Iridium's largest customer (by far) is the US DoD.
You want right and wrong? Talk to a priest/rabbi/pastachef. The law, and the courts, are all about rules, and the interpretation of them, and they should be. Otherwise, we'd be making decisions like "yeah, he was illegally wiretapped, but he was a bad man, so we're going to convict him anyway."
Really, there's one. Arcosanti is very cool, but it's been "in progress" since the early 1970s. At this point, they're barely keeping up with the wear and tear on what's already there.
Are you serious? The relevant PA law is referred to in the code as "WIRETAPPING AND ELECTRONIC SURVEILLANCE," and it explicitly covers this scenario. There doesn't need to be a wire involved.
"Except as otherwise provided in this chapter, a person is guilty of a felony of the third degree if he: (1) intentionally intercepts, endeavors to intercept, or procures any other person to intercept or endeavor to intercept any wire, electronic or oral communication;"
You're absolutely right, my bad, misread the table. Overall food prices were up 0.9% from 12/13 to 3/14 (index went from 238.14 to 240.23). Meat prices were up 2.8% over the same period.
Who would mod this nonsense up? Inflation was 1.8% or so in 2013.
Where have you been? Food prices are up more than 10% since January...
In what country? Certainly not this one. They're up 3.3% since December, and only 1.7% since March of 2013. Meat's up a lot (11.5% since December, 5.1% since March of 2013), but that's only part of the story.
See table 2: http://www.bls.gov/cpi/cpid140...
Anyway, food's less than 15% of the average household's spending.
I needed an extension this year. Some tardy 1099s, an erroneous 1099-R, a K-1 (that MLP just wasn't worth the hassle), a bunch of self-employment income, and it all just snowballed. Last couple of years I've used an accountant, but done them myself as a check, and to make sure I understand what's going on. Our results have never differed by more than a couple hundred $.
"Tax returns and their computations are merely a simple mathematical puzzle, which I easily solve."
None of the operations are very complex (add, subtract, multiply, divide), but knowing which numbers to perform those computations on, is sometimes far from simple. Get some K-1 income at some point, and see if you think taxes are still a "simple" puzzle.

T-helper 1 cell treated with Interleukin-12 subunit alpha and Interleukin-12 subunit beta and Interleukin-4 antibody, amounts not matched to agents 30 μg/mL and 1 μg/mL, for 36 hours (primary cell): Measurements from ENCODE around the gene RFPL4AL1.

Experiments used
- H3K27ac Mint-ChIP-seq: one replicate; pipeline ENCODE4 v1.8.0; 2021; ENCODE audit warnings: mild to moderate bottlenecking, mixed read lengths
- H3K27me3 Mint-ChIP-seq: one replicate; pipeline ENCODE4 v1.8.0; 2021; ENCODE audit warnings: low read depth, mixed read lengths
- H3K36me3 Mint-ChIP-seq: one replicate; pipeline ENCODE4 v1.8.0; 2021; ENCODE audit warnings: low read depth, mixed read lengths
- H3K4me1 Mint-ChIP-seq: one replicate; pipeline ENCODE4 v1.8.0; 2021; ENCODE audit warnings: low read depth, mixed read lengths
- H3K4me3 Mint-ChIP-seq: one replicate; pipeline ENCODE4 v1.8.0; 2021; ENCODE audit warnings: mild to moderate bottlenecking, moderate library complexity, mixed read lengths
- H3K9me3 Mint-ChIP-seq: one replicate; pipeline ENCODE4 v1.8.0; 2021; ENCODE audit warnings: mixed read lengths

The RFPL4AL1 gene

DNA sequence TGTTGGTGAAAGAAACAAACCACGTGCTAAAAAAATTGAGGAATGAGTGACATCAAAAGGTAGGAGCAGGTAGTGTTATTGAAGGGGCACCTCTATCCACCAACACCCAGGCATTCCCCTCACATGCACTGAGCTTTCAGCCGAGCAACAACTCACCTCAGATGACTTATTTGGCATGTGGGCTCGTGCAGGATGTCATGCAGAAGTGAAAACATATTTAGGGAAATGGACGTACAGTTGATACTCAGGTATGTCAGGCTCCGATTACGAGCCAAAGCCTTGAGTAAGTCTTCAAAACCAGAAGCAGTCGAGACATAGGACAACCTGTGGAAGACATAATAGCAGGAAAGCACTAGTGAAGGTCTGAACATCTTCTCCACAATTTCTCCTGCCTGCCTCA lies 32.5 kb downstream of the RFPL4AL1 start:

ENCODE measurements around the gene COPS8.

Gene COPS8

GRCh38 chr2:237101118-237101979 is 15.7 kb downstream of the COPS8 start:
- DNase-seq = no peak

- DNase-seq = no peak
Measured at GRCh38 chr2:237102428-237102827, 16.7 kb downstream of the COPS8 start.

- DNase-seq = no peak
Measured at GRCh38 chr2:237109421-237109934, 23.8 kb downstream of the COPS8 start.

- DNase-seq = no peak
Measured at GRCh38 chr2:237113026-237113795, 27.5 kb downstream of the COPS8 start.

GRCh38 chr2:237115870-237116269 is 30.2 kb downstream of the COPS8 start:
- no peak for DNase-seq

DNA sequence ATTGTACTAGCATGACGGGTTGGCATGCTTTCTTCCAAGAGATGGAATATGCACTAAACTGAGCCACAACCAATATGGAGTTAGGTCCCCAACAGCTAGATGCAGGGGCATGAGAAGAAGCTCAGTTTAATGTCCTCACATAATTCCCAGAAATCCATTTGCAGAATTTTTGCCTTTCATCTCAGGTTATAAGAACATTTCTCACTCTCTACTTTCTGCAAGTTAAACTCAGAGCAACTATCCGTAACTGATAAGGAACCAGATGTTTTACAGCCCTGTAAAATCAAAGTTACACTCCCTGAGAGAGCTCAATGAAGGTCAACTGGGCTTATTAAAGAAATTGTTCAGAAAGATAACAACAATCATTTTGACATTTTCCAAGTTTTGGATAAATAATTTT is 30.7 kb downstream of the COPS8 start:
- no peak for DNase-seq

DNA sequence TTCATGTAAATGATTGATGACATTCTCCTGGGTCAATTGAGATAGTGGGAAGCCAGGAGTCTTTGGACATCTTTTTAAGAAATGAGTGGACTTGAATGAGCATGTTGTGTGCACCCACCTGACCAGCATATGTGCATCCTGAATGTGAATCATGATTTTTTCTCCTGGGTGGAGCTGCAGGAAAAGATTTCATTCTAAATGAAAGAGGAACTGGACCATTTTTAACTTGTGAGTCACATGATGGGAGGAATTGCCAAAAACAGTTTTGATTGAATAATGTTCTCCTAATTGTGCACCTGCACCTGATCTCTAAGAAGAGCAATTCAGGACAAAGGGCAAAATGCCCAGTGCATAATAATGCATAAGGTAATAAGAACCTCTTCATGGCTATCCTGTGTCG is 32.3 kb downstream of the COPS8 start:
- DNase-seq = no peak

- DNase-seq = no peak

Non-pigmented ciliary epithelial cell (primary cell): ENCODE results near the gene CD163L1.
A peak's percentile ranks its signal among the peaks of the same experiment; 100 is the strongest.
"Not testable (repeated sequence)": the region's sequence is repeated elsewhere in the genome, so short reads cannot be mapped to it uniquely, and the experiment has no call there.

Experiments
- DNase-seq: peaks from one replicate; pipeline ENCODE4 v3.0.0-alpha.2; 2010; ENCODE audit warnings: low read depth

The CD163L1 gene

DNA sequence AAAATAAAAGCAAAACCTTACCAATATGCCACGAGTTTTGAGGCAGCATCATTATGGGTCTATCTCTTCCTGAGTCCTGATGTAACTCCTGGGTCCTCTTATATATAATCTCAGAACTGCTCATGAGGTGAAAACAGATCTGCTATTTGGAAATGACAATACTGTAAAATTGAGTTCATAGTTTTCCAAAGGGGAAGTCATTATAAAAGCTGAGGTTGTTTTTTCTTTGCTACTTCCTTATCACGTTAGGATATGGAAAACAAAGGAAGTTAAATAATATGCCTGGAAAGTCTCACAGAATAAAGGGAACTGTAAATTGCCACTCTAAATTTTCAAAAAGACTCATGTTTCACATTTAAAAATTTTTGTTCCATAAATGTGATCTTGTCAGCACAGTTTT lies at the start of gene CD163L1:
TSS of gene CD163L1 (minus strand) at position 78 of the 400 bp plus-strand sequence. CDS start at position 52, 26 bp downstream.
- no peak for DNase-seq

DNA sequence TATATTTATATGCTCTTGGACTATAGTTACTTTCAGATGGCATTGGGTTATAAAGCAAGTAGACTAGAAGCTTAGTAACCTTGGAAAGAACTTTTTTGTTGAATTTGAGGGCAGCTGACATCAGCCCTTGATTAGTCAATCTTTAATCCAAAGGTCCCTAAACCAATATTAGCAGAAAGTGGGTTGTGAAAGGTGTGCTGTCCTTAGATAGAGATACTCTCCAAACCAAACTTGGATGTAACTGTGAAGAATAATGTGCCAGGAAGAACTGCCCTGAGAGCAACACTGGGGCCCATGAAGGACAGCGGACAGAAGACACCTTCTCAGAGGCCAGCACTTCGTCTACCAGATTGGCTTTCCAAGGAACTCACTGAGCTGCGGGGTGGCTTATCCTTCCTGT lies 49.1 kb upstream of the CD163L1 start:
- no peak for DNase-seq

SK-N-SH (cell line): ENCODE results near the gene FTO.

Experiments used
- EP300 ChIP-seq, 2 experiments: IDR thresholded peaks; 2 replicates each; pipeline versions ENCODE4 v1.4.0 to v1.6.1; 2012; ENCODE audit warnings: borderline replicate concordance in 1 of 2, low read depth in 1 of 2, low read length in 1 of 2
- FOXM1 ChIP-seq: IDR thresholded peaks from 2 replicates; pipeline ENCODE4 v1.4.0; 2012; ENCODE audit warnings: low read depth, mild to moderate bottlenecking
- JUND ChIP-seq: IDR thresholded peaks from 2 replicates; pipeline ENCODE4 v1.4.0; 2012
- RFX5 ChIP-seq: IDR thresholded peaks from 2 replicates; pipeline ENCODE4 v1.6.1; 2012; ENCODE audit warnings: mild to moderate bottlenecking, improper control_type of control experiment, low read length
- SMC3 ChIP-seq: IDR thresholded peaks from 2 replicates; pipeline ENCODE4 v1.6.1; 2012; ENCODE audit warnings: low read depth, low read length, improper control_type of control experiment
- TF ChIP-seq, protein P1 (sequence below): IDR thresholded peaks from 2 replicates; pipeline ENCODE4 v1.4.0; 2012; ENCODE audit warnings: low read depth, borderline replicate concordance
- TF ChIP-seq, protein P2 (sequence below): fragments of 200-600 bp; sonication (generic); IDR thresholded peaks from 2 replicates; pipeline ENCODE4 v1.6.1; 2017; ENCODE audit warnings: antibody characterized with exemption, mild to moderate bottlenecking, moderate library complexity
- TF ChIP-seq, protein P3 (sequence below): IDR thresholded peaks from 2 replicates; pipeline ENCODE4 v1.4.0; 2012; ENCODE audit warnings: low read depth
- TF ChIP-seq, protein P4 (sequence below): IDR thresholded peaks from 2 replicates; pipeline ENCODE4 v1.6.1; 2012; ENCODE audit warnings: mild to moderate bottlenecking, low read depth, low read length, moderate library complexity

Works very well for me.
Bad example on my part, then. Point I was trying to get across is that, if there's a procedural reason to overturn a ruling, judges will always go that route rather than getting into the substance of the case, since the substance doesn't matter.
"Oddly, the reason for the ruling was not based on the merits of the case, but on the venue in which he was tried (PDF)."
This isn't odd at all. If the venue was incorrect, then all the issues raised in the trial become irrelevant.
Think of it this way: if he'd been charged with "being a Mets fan," and the appeal was based on (a) there's no law against being a Mets fan, and (b) the evidence that he was a Mets fan (a cap) was obtained through an illegal search, then whether or not the search was illegal would be irrelevant - he had broken no law, so the "conviction" would be tossed out.
OK, so if you want to be specific, landlords are threatening to evict tenants as a result of the fines being imposed on the landlords as a result of the tenants' behavior.
Granted, it's probably not going to be the most gentile landing
So I should look to land on a nice cushy Rabbi?
"'Unfortunately, we can't provide individual legal assistance or review lease agreements for our 500,000 hosts, but we do try to help inform people about these issues,'
Bullcrap. If they wanted to actually ensure that their rentals were legal, they could do vastly more to ensure that. In NYC, for example, any whole unit rental (where the lessor isn't going to be there as well) of 30 days is illegal if the unit isn't a licensed hotel. If you try to post a property for a non-roommate rental in NYC, they could have the site simply say "Is this unit a licensed hotel? If not, then the rental would violate NYC law. Please confirm that the unit is a licensed hotel unit. Yes/No"
They don't even bother with this level of fig leaf.
If NYC turns around and deregulates the taxi turfs then they are facing a ~$30 billion dollar class action law suit from those owners. It would be great to transition to a less regulated market; but the current stakeholders (a lot of them individual drivers with medallions that can't be rented out to others and who have all of their savings plus a monster loan tied into their cab) will not be going quietly into bankruptcy.
While I agree that any attempt to deregulate would result in the current medallion owners screaming bloody murder, they wouldn't have a leg to stand on, legally. The city has never made any commitments as to the number of medallions it will issue. It could have another auction tomorrow with a minimum bid of $0.01 and 1 billion medallions up for sale. Of course, it's not going to, particularly since the Mayor De Blasio is 100% in the pocket of the taxi companies, who have been major campaign contributors.